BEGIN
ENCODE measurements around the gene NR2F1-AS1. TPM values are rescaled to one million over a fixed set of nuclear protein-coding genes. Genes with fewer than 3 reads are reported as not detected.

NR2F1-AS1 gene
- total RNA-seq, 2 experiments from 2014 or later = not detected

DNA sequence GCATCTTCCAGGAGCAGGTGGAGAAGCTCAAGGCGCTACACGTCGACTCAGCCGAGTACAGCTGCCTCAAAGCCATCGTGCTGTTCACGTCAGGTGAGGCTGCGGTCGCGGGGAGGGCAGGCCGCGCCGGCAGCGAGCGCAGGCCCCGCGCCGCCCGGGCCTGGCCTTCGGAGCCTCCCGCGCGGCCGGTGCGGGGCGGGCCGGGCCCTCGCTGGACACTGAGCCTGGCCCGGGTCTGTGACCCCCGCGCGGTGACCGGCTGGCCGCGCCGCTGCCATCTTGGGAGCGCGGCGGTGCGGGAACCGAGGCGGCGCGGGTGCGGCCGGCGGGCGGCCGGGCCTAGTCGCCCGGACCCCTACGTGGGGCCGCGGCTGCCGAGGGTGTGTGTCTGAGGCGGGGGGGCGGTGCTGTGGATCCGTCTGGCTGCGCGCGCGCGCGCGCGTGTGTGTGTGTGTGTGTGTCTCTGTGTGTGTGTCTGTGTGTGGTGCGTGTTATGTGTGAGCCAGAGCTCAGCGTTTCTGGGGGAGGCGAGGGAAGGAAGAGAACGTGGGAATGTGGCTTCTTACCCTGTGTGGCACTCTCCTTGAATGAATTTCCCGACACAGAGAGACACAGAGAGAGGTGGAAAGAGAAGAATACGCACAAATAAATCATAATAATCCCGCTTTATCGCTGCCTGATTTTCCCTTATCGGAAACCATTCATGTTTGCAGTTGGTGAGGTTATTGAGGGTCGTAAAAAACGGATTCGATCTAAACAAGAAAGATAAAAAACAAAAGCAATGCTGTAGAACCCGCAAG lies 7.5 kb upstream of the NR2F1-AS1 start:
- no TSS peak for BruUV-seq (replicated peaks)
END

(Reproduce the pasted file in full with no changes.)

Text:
ENCODE measurements around the gene NR2F1-AS1. TPM values are rescaled to one million over a fixed set of nuclear protein-coding genes. Genes with fewer than 3 reads are reported as not detected.

NR2F1-AS1 gene
- total RNA-seq, 2 experiments from 2014 or later = not detected

DNA sequence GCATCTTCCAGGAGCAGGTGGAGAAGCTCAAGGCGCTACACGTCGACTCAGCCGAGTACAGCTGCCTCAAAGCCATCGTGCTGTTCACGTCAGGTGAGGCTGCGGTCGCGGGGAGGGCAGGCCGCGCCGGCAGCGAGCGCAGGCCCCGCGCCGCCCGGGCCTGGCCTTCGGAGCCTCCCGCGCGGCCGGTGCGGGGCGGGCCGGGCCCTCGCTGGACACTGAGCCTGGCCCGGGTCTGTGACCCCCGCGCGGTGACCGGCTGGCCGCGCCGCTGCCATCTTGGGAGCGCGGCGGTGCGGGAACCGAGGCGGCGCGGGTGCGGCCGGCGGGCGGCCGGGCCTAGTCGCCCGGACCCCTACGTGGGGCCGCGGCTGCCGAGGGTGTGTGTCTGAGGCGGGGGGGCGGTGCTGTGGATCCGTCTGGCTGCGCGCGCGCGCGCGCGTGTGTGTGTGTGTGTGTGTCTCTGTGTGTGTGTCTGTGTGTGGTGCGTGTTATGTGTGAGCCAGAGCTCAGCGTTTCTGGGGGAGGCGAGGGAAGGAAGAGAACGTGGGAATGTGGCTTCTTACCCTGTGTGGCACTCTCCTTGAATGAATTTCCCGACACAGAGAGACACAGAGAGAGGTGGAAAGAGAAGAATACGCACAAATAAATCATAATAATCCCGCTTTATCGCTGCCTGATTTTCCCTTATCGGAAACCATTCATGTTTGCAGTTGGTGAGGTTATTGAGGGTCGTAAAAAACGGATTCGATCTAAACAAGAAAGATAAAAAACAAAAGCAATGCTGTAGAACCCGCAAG lies 7.5 kb upstream of the NR2F1-AS1 start:
- no TSS peak for BruUV-seq (replicated peaks)